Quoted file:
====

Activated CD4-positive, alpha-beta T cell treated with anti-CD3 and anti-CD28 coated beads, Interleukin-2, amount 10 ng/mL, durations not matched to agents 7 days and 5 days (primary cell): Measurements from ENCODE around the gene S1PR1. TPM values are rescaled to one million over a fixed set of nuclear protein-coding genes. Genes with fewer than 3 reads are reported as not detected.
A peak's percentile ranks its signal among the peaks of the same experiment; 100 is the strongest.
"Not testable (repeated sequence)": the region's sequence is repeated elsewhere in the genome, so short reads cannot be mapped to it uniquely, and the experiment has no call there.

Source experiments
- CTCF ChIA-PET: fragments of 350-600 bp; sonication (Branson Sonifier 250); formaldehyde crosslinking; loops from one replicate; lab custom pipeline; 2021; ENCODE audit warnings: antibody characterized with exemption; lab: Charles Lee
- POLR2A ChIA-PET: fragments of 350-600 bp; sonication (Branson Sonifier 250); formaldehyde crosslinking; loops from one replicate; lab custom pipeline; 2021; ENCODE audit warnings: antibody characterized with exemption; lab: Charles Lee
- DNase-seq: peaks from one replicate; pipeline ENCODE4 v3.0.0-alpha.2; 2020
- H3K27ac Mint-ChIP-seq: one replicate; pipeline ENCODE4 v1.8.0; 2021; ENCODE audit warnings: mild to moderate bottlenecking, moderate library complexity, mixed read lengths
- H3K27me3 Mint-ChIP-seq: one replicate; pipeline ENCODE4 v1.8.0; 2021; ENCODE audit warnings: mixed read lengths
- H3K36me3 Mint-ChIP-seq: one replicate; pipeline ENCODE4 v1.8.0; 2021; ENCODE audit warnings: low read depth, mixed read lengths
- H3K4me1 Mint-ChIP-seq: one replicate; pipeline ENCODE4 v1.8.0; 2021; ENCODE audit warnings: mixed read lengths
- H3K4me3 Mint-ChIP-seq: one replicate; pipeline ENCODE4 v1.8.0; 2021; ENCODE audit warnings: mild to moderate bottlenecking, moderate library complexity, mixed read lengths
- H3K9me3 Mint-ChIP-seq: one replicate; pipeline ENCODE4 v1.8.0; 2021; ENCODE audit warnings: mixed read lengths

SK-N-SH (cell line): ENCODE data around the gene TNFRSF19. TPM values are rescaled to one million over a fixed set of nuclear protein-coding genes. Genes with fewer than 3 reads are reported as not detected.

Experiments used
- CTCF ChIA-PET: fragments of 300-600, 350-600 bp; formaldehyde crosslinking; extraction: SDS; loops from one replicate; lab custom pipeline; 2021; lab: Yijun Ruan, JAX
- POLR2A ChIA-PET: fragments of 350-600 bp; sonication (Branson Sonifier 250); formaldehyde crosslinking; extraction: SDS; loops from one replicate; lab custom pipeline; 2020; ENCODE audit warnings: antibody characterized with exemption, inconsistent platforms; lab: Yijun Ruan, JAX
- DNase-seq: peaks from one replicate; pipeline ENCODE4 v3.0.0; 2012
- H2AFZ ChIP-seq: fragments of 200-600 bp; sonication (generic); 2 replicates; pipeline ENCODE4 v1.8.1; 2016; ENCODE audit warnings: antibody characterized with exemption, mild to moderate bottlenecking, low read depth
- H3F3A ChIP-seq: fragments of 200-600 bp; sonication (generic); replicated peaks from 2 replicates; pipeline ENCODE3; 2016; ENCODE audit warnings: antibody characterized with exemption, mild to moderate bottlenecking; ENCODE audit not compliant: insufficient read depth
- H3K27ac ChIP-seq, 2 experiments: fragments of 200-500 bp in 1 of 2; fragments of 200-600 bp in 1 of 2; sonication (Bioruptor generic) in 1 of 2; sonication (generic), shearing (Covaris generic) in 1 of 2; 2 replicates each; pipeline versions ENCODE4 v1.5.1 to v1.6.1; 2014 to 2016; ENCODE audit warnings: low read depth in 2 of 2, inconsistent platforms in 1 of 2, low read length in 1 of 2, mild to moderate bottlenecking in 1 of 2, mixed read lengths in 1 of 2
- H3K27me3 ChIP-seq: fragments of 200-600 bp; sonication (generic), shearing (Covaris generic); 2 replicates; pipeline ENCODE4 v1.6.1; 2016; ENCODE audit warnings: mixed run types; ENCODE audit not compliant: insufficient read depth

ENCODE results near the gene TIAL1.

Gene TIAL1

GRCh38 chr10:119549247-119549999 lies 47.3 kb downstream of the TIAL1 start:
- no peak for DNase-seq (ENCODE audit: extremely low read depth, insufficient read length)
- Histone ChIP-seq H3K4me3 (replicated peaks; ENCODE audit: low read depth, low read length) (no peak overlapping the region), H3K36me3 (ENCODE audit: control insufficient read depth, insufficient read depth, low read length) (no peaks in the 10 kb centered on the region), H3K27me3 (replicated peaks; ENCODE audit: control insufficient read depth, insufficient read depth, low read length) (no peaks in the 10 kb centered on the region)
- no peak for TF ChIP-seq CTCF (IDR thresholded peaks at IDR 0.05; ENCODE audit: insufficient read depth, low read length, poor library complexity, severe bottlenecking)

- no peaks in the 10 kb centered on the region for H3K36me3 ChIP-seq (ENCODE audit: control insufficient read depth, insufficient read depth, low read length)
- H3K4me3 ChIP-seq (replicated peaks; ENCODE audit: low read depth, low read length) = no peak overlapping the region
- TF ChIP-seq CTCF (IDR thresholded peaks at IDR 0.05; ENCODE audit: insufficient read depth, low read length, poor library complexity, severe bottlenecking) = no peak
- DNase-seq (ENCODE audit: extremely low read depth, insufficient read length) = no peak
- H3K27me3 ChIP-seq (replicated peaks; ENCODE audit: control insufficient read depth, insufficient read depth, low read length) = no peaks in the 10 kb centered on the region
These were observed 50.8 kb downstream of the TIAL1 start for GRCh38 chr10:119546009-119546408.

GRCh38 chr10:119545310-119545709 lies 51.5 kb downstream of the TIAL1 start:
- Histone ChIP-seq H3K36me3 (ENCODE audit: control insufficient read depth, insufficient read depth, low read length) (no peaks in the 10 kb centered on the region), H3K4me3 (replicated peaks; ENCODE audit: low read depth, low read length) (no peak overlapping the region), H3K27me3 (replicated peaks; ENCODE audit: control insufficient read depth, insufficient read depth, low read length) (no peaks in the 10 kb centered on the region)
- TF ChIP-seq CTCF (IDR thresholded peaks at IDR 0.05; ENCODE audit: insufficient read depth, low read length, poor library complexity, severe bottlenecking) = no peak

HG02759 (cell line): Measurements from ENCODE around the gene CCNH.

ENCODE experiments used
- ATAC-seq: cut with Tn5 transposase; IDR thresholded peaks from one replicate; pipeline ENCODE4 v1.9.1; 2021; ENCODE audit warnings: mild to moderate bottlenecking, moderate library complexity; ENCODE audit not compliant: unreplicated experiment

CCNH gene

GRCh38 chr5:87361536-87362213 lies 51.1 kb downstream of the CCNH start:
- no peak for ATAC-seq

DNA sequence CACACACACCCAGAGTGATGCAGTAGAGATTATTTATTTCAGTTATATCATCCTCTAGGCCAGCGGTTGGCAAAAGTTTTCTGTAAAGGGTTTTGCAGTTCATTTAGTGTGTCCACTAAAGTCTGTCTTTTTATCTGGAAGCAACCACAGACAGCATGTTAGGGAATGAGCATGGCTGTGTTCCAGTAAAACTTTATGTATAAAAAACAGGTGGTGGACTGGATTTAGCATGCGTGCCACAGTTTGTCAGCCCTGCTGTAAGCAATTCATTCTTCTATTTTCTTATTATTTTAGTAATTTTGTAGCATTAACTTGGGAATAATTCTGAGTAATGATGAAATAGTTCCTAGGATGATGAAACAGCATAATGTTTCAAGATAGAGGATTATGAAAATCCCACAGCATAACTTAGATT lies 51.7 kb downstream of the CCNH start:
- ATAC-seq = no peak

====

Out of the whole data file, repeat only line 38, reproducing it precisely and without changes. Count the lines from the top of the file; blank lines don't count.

HG02759 (cell line): Measurements from ENCODE around the gene CCNH.